Cherry Blossoms Deconstructed by Janine Donoho

The illusive Sakura no Kisetsu

The illusive Sakura no Kisetsu

What 1 month's travel looks likeThroughout March’s billowy gusts and slushy melts, I learned one hundred Japanese words and phrases promised to express 1,000 ideas. Two hour hikes with Nina Sophia filled with practice sessions until she recognized “O-tearai wa loko desu ka?” as an important question, although probably not as “Where’s the bathroom?” By the Ides of March, I knew the names of the snow monkeys inhabiting Jigokudani Park. My 21-inch ultralight suitcase was packed and ready to go for a month of Sakura no Kisetsu—cherry blossom season—in Japan. Except that’s not what happened.Packing light

Instead I picked Intrepid Guy up from the Penticton, B.C. on his way to a hospital stay followed by six to eighteen months of trudging toward remission. Trust me, we’d have preferred Sakura no Kisetsu. I unpacked my luggage in half an hour, and then stashed it on a high shelf where I wouldn’t be confronted daily with wretchedness. Except that’s not what happens.

The packing processAs my sweet guy tackles this autoimmune nightmare with a medieval regime of drugs that fail to address the issue while killing what was once an entirely beneficial immune system, I’ve put my head down to get through it—again. Frankly, this “leaning in” attitude has gone on a decade too long. Instead of cherry blossoms, we’ve changed course. Yes, I serve as Intrepid Guy’s support system, and he keeps his eyes on the prize of reclaimed health. Even so, I’m discovering petite aventures that keep me close enough for the daily toil, yet allow me to plump up my dehydrated spirits. A

Mt. St. Helen's knee

Mt. St. Helen’s knee

trip north to Penticton, British Columbia, went well until a bad cartoon fall left me with a Mt. St. Helen’s hematoma on one knee, a broken nose, and a jaw that’s not quite right. After six weeks, an ergonomic cane suffices for those times when the healing knee buckles. Still I’m back to condensed jaunts elsewhere, which alleviate a graceless tendency to gnaw my own paws. Today I muse over how others deal with setbacks—or worse.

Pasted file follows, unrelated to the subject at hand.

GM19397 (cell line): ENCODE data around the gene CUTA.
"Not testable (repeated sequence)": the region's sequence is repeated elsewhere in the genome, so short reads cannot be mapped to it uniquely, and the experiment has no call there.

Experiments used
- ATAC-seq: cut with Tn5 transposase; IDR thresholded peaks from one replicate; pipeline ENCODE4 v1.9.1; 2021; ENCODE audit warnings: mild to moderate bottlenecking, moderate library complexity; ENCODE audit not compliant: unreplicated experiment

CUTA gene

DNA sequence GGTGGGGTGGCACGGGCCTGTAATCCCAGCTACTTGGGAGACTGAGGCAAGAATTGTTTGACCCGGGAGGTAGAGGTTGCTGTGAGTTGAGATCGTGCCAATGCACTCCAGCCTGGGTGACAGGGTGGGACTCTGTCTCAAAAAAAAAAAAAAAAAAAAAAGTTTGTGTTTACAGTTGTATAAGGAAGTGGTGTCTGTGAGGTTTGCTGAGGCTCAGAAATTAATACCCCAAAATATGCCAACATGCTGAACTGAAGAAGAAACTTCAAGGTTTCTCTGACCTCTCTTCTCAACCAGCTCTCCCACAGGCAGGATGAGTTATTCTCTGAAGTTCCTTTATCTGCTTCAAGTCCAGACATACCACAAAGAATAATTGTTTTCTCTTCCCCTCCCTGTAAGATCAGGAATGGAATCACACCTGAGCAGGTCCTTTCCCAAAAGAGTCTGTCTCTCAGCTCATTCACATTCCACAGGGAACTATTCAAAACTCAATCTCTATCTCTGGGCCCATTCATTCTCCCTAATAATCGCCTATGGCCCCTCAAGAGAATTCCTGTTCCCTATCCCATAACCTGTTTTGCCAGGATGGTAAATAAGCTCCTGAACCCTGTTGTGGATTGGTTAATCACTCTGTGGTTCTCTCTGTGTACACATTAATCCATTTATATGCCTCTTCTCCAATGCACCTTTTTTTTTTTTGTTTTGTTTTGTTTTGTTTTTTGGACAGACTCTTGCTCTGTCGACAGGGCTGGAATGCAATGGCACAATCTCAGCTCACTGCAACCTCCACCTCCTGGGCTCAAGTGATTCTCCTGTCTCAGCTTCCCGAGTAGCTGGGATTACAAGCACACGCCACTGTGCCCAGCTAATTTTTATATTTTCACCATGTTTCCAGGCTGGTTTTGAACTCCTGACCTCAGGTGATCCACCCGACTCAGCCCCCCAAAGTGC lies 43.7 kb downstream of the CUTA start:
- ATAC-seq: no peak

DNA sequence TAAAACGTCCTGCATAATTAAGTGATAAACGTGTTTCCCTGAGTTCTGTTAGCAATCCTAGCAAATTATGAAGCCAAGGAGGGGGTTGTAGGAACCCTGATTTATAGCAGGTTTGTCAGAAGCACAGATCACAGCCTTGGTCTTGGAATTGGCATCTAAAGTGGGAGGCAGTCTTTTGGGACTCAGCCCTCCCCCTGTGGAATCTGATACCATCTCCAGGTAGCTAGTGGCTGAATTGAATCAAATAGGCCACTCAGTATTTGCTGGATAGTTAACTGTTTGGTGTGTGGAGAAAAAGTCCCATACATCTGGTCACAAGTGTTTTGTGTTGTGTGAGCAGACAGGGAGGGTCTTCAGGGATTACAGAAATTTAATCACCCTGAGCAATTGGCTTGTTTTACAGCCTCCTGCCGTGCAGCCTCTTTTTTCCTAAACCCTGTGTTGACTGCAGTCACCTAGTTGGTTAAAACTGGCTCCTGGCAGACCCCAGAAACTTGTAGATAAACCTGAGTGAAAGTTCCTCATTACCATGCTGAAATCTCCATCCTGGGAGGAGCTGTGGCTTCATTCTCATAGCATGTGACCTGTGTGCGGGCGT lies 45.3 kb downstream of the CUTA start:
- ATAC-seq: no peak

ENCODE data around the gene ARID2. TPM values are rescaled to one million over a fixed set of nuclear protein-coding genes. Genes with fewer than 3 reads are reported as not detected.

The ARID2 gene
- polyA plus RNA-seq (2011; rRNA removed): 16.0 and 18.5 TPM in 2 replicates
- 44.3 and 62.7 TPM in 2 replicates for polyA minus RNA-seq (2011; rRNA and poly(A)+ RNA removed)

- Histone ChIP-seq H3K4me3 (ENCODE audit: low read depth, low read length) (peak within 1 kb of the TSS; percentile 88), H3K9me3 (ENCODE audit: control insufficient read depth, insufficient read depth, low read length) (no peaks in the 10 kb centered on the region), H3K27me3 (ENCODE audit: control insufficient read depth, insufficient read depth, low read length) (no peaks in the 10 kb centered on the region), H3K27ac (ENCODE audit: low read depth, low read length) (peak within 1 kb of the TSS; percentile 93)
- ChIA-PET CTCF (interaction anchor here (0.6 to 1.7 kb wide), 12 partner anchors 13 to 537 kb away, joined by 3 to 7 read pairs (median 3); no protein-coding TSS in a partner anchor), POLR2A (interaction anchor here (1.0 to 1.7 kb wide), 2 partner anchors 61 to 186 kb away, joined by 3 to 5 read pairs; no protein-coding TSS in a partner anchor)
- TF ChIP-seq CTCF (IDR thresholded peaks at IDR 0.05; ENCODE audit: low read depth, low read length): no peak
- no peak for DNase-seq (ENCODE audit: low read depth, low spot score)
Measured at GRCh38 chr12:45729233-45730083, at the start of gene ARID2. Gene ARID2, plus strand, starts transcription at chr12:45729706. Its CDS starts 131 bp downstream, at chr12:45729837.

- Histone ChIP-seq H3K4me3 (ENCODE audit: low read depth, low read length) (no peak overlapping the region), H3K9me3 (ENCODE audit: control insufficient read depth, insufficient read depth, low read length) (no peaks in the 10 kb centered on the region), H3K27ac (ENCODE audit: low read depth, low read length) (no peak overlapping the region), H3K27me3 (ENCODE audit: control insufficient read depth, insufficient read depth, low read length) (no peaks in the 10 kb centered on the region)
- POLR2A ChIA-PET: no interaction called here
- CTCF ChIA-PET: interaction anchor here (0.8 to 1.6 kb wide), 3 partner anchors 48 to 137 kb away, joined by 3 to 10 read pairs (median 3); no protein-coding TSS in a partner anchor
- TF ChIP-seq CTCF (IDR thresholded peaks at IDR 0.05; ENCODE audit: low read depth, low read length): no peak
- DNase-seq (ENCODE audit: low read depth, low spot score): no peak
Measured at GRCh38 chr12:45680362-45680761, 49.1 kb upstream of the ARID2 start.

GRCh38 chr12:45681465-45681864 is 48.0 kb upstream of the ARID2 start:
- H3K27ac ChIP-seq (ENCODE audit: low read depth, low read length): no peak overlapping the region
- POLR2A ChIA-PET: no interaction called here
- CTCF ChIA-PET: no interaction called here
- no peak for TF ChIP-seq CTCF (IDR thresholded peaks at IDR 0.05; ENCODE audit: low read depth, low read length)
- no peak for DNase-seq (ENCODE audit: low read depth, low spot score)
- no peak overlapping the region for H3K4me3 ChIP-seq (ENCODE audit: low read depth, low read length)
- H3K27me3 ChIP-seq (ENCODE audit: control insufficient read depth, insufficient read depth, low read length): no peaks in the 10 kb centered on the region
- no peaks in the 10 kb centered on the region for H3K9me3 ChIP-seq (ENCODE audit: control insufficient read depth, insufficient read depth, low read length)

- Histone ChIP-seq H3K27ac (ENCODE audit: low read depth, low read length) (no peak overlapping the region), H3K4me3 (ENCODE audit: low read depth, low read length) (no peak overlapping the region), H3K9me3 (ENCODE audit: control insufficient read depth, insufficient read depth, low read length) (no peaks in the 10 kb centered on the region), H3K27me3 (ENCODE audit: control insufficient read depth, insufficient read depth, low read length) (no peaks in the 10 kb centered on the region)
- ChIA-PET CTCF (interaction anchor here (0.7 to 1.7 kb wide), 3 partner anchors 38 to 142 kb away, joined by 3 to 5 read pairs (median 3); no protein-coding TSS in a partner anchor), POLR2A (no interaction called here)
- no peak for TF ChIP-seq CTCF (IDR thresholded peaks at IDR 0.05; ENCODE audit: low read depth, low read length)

What kinds of setbacks have you experienced? How did you deal?Thinking light

Grit by Janine Donoho

Where the world drops away.

Where the world drops away.

Grit—those pebbles that irritate tender folds of skin during extreme hikes. Wildly enough, grit’s also the resolve to persevere through setbacks. In other words, LIFE, or as I call it, “Putting on the big girl panties.”

Walking buddiesI’ve a confession to make. After a spin cycle of agitated road trips, firefly visits with friends, and the blue funk that rolls in after launching Intrepid Guy on another cross-global deployment, I’m less than excited about spelunking into my writing today. There’s the primal thrill over my coming launch of Soundings, Water Elemental, but I’m still a bit—well—flat.

Sparkling wine days are over for the time being. Ceaseless snow amasses across the highlands. Intrepid Guy sits in a lovely pink hotel room in Penticton until the airport connecting him to Vancouver, British Columbia, clears for flights, and I need to shovel the entryways and figure out why our faithful soapstone stove refuses to burn—yes, low oxygen, but why? Later, after I do my daily work…Writers make the best friends

In that vein, I brew coffee, a gift from a best friend and writer, before facing the blank screen. Pavlovian conditioning comes through and words begin to flow. Yes, I’m that writing hound. For what is this chosen pursuit other than goals set and pursued? Relentlessly.

Today’s mantra? Be brave. Gain stamina and persistence through practice. Show grit. It’s the real deal.Grit

Soundings, Water Elemental

LaunchFebruary 27, 2015
The big day is here.

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